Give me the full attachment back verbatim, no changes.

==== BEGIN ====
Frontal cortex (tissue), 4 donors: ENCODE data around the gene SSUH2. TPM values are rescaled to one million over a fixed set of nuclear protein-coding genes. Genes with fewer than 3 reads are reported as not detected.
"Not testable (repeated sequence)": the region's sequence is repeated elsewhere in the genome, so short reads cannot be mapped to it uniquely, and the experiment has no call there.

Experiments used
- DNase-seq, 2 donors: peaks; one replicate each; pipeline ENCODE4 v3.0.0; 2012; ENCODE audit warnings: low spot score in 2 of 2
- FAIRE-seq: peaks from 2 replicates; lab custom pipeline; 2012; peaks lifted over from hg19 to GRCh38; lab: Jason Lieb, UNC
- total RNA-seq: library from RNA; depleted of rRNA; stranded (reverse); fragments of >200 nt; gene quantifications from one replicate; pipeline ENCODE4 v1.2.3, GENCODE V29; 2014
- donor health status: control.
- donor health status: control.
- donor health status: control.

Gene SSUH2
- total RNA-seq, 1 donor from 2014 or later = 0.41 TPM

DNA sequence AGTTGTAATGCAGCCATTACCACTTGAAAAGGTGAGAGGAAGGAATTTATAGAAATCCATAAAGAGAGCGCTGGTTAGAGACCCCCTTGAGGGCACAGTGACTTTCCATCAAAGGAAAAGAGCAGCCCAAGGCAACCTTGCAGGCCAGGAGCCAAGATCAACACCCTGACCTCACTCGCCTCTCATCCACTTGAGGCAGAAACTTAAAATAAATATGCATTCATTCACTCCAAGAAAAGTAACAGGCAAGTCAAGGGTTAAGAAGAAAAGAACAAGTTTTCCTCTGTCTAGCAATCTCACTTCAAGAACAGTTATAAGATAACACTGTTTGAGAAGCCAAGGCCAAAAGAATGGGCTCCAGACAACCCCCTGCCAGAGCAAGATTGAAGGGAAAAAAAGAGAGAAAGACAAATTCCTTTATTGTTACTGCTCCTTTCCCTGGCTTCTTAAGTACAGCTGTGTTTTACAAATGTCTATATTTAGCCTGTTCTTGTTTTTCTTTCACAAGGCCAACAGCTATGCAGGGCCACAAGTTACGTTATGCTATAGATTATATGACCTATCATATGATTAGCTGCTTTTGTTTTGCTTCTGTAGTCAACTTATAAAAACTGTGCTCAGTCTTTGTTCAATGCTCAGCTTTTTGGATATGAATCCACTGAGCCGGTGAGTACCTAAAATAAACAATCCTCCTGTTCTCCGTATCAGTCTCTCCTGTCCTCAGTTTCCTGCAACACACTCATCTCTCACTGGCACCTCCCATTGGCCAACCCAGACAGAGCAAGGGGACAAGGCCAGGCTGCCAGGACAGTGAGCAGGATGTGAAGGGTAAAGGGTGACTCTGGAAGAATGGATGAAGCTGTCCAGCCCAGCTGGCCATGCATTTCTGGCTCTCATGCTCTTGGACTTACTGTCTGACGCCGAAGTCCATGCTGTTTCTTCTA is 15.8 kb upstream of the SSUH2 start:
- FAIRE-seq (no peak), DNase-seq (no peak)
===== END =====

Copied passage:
Frontal cortex (tissue), 4 donors: ENCODE data around the gene SSUH2. TPM values are rescaled to one million over a fixed set of nuclear protein-coding genes. Genes with fewer than 3 reads are reported as not detected.
"Not testable (repeated sequence)": the region's sequence is repeated elsewhere in the genome, so short reads cannot be mapped to it uniquely, and the experiment has no call there.

Experiments used
- DNase-seq, 2 donors: peaks; one replicate each; pipeline ENCODE4 v3.0.0; 2012; ENCODE audit warnings: low spot score in 2 of 2
- FAIRE-seq: peaks from 2 replicates; lab custom pipeline; 2012; peaks lifted over from hg19 to GRCh38; lab: Jason Lieb, UNC
- total RNA-seq: library from RNA; depleted of rRNA; stranded (reverse); fragments of >200 nt; gene quantifications from one replicate; pipeline ENCODE4 v1.2.3, GENCODE V29; 2014
- donor health status: control.
- donor health status: control.
- donor health status: control.

Gene SSUH2
- total RNA-seq, 1 donor from 2014 or later = 0.41 TPM

DNA sequence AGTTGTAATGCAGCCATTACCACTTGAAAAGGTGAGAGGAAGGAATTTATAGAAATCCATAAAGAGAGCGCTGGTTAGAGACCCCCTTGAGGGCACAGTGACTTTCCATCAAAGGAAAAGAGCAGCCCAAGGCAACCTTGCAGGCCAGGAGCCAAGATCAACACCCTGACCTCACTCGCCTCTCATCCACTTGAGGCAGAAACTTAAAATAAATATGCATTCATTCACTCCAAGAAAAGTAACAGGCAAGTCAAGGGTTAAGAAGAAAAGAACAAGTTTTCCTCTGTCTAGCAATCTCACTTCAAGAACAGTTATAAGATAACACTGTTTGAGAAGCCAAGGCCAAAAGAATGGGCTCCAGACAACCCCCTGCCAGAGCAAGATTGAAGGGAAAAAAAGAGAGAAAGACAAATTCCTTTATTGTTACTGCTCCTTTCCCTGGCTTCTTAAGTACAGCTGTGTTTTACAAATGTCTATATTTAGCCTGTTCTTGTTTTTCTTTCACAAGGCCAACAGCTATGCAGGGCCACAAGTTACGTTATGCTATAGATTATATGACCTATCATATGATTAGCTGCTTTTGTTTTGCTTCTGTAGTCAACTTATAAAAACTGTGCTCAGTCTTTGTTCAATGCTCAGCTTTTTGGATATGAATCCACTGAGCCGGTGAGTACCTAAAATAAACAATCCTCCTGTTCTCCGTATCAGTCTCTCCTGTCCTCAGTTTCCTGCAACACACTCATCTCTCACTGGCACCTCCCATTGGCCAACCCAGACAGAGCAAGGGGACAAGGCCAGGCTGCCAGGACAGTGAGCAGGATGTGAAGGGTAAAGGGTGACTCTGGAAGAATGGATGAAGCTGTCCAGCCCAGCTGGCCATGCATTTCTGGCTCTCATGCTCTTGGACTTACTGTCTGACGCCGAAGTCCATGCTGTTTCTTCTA is 15.8 kb upstream of the SSUH2 start:
- FAIRE-seq (no peak), DNase-seq (no peak)